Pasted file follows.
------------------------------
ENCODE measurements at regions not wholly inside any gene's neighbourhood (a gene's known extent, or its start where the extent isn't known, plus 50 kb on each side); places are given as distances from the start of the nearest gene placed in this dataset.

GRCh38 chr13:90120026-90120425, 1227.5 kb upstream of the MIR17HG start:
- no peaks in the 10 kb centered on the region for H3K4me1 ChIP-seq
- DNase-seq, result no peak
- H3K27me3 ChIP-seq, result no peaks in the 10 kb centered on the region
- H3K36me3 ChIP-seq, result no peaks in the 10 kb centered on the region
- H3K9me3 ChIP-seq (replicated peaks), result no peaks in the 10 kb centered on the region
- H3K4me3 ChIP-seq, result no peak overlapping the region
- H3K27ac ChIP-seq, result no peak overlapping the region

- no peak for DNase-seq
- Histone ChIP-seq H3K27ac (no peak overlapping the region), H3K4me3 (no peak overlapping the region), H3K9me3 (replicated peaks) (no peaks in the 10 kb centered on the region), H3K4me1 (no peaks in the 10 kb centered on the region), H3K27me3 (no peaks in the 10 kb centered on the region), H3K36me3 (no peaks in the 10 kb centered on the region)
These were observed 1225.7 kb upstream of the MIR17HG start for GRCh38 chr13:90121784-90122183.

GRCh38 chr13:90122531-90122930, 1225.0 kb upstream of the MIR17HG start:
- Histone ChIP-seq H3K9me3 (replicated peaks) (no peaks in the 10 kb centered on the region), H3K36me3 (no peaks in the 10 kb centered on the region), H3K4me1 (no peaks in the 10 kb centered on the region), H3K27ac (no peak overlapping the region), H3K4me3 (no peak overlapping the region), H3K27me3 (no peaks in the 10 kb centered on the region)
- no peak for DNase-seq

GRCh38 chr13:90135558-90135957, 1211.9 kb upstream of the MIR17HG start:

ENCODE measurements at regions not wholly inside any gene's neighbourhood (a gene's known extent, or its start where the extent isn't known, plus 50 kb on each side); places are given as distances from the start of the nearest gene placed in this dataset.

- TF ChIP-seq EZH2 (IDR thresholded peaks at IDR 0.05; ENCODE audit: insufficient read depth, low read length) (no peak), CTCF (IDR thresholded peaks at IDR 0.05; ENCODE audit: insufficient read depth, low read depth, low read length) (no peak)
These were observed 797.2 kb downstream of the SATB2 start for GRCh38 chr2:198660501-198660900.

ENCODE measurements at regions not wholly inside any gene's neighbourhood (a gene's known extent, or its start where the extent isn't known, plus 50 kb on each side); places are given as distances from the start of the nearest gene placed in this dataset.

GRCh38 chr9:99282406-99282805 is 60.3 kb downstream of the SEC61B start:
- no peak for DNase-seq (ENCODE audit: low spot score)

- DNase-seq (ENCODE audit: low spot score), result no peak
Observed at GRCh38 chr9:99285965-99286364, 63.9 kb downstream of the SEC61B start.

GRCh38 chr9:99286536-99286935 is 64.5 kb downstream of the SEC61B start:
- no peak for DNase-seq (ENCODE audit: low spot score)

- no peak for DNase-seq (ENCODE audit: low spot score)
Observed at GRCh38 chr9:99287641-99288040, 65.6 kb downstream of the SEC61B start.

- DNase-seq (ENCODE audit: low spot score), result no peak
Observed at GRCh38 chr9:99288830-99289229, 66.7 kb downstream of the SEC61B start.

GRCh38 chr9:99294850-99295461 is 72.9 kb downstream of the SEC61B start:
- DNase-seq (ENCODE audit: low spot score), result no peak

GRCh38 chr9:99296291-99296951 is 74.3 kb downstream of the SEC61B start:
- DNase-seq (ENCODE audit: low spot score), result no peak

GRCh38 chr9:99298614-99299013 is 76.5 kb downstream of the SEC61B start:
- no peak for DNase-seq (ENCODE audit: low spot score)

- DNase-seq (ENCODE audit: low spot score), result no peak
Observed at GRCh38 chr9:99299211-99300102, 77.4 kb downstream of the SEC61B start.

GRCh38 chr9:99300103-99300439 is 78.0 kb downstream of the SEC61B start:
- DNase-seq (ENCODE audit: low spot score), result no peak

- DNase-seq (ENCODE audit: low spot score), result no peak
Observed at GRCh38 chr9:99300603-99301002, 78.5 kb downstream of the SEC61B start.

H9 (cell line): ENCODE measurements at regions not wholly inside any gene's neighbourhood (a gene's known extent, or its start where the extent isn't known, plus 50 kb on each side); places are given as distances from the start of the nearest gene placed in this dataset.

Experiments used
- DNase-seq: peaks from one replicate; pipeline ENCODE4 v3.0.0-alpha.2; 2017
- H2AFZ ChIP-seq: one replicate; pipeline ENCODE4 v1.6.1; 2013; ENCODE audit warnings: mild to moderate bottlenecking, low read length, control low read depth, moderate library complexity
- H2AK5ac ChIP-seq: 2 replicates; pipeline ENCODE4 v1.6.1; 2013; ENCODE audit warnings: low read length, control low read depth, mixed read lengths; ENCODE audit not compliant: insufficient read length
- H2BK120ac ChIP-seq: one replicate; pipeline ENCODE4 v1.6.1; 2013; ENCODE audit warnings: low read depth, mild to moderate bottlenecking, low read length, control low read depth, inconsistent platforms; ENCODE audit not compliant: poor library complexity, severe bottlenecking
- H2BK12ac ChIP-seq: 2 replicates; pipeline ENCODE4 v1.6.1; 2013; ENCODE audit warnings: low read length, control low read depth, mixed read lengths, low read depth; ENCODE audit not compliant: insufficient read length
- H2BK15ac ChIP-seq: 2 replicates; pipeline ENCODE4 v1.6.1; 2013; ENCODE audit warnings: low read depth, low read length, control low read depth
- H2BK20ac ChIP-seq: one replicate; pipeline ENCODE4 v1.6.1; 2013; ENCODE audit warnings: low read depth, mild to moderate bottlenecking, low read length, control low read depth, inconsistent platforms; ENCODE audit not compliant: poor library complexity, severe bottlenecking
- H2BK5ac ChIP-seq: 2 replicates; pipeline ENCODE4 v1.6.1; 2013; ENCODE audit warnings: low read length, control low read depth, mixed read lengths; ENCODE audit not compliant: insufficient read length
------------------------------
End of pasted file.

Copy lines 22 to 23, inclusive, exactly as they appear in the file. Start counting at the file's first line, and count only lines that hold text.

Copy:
- no peak for DNase-seq (ENCODE audit: low spot score)

- DNase-seq (ENCODE audit: low spot score), result no peak